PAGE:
Pope Francis Touches Down in the Holy Land

Today was the start of Pope Francis’ brief trip to the Holy Land. His trip might be short but his schedule is not. A quick glance at the Pope’s itinerary leaves one wondering how he still has the energy at 77 to keep such a stringent schedule. Daniel Burke at CNN Belief Blog says it well: “The Pope’s schedule makes Rick Steves look lazy.”

Pope Francis in the Holy Land 2014” has posted Pope Francis’ schedule online. They have also posted a live-stream of Pope Francis’ trip. Both are worth a quick glance.

Today Pope Francis arrived in Amman, the capital of Jordan, to meet with King Abdullah II. After his meeting, Pope Francis gave an address. In his address he commended the Kingdom of Jordan for promoting peace in the region and for taking in refugees from Palestine, Iraq, and Syria:

I take this opportunity to reiterate my profound respect and esteem for the Muslim community and my appreciation for the leadership of His Majesty the King in promoting a better understanding of the virtues taught by Islam and a climate of serene coexistence between the faithful of the different religions. You are known as a man of peace and a peacemaker: thank you!

Pope Francis then celebrated Mass at the International Stadium in Amman. He concluded his homily by saying:

Jesus is the one who is sent forth, filled with the Spirit of the Father. Anointed by the same Spirit, we also are sent as messengers and witnesses of peace. Peace is not something which can be bought; it is a gift to be sought patiently and to be “crafted” through the actions, great and small, of our everyday lives. The way of peace is strengthened if we realize that we are all of the same stock and members of the one human family; if we never forget that we have the same heavenly Father and are all his children, made in his image and likeness.

It is in this spirit that I embrace all of you: the Patriarch, my brother bishops and priests, the consecrated men and women, the lay faithful, and the many children who today make their First Holy Communion, together with their families. I also embrace with affection the many Christian refugees from Palestine, Syria and Iraq: please bring my greeting to your families and communities, and assure them of my closeness.

Mass was followed by a trip to the Baptismal Site at Bethany. Pope Francis then ended his day by meeting with refugees and disabled youth. In his address he spoke mostly about the civil war in Syria and the need for peace in the Middle East.

Tomorrow Pope Francis departs Jordan for Bethlehem. There he will celebrate Mass in Manger Square and greet more refugees. He will then depart for Tel Aviv before going to Jerusalem. It is interesting that Pope Francis is stopping in Tel Aviv on his way to Jerusalem. Bethlehem is about 6 miles from Jerusalem, whereas Tel Aviv is 36. Paul Vallely at The Guardian has also noted Pope Francis’ schedule:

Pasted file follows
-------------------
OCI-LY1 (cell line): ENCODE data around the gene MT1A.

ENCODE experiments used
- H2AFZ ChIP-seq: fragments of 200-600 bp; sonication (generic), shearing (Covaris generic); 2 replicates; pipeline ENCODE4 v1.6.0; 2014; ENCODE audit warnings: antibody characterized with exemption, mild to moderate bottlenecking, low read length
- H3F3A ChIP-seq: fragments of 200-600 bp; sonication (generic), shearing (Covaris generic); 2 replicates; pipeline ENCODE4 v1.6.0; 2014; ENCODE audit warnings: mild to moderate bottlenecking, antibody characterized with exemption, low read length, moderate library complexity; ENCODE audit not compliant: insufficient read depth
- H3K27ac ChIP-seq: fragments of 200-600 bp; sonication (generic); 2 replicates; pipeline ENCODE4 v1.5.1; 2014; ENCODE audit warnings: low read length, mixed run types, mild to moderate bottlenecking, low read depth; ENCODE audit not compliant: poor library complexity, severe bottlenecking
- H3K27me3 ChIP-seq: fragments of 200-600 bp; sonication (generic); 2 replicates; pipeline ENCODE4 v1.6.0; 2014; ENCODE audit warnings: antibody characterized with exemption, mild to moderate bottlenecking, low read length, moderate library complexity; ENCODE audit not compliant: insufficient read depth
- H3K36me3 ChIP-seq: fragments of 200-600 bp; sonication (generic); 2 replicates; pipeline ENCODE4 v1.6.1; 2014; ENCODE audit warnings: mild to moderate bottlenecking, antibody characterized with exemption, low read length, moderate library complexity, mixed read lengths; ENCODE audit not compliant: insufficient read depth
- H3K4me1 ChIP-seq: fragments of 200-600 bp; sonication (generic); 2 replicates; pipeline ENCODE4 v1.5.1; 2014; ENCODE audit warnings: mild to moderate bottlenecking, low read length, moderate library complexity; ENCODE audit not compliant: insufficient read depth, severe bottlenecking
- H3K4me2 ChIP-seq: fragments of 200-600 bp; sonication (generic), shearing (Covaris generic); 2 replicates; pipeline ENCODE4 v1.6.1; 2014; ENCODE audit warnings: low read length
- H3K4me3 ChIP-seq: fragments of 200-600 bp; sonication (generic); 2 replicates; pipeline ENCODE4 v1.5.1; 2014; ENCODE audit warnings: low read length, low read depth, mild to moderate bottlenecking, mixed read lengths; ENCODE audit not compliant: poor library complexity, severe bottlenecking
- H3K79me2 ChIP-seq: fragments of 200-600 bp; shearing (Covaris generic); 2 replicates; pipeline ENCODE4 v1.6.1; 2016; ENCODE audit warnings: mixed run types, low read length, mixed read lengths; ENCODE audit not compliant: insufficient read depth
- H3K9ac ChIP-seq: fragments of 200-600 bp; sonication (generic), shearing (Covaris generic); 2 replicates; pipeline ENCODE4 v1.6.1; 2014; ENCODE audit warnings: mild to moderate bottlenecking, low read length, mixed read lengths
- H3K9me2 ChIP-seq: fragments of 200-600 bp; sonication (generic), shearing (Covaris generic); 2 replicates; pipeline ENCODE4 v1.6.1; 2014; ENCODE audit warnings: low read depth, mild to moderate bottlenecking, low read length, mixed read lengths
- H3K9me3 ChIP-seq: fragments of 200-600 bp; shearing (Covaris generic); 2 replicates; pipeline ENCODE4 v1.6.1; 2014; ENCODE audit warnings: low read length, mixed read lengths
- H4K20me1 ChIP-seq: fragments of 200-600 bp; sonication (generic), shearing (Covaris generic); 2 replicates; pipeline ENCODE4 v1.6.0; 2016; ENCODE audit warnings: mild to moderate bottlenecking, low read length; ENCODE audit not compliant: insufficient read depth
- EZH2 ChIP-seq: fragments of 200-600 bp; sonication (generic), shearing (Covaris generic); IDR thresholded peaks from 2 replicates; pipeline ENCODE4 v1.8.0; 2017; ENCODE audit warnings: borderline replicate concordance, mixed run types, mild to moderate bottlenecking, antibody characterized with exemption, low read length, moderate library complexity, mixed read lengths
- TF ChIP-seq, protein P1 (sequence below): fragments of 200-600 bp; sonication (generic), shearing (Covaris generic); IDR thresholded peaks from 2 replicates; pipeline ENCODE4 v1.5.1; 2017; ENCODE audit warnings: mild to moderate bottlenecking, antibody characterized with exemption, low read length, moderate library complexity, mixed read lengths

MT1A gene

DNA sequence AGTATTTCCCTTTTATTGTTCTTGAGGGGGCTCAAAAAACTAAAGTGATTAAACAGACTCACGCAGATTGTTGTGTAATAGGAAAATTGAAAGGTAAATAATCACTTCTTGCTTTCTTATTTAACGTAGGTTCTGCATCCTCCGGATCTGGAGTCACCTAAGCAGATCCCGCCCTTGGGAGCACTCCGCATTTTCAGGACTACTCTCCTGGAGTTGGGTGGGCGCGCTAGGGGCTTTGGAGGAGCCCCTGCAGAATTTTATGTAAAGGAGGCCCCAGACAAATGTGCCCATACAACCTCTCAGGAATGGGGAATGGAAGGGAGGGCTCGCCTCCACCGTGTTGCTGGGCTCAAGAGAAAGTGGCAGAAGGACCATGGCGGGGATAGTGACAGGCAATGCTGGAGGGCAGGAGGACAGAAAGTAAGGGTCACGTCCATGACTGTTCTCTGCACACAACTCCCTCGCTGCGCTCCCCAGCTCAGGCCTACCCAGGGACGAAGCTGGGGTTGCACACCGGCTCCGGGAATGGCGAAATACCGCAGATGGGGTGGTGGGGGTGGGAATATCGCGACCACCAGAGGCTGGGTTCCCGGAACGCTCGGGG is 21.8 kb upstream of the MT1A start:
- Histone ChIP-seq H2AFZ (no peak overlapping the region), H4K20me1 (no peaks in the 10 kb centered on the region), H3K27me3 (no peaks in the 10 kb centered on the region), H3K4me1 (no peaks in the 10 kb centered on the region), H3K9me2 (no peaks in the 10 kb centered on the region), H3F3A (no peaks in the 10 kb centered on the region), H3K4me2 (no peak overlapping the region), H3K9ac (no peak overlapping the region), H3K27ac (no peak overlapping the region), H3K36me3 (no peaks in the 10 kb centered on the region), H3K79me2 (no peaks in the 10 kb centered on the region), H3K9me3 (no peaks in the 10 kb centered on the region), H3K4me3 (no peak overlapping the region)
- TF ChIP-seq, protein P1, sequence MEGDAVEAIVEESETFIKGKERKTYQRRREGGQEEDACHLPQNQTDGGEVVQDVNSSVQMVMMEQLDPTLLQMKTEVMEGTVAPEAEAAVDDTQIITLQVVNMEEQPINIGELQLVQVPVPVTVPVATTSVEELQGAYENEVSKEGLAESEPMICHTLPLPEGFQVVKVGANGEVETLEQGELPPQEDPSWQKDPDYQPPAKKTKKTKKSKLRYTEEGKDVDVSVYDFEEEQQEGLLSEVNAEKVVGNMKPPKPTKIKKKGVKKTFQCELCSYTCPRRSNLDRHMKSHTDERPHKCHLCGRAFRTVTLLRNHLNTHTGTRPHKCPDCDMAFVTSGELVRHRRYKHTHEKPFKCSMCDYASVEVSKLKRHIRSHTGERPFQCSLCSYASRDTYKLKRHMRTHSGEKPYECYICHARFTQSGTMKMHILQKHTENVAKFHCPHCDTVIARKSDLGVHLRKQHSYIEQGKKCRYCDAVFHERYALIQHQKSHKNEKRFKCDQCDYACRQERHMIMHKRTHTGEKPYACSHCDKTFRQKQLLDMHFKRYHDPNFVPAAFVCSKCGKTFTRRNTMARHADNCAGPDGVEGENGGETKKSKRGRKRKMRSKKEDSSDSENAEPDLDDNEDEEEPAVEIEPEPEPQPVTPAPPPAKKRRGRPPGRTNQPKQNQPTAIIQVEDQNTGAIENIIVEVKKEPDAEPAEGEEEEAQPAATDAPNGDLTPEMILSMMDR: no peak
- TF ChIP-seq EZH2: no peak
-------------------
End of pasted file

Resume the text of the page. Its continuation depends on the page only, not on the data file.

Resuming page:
When the previous two popes went on pilgrimage to the region, they went first to Jordan, then to Israel, and then to the Occupied Territories. Francis has altered the order. He arrives in Jordan tomorrow but is insisting on then crossing into the occupied territories before visiting Israel. Francis, a man known for the potency of his symbolism and gestures, is making a point.

You see that point more clearly if you look at the official itinerary issued by the Vatican. The first thing the pope will do when he enters the Israeli-occupied West Bank is to call on “the president of the state of Palestine”. The wording is significant: Francis is announcing that he is visiting an entity that Israel, like the United States, insists does not exist.

When he arrives tomorrow in Jerusalem, Pope Francis will meet with the Ecumenical Patriarch of Constantinople and sign a joint declaration. Their meeting at the Church of the Holy Sepulchre will be followed by a dinner with the Patriarchs and Bishops at the Latin Patriarchate in Jerusalem.

Pope Francis’ visit fills my heart with joy. Pray with me that his trip might foster peace throughout the Holy Land and the Middle East.



  1. Thank you, Nathan.

    Twenty-four hours into his visit, it is evident that Pope Francis is bringing new hope to a tragedy that has gone on far too long. May the Lord sustain him and prosper the work of his hands.


  2. Nathan, Thanks for this excellent overview, I’m really glad you pulled all this together. It sure helps the rest of us know what’s going on.

  3. Thank you for this.
    The pope seems to have gone to the Jordanian Baptism site rather than the Israeli one.

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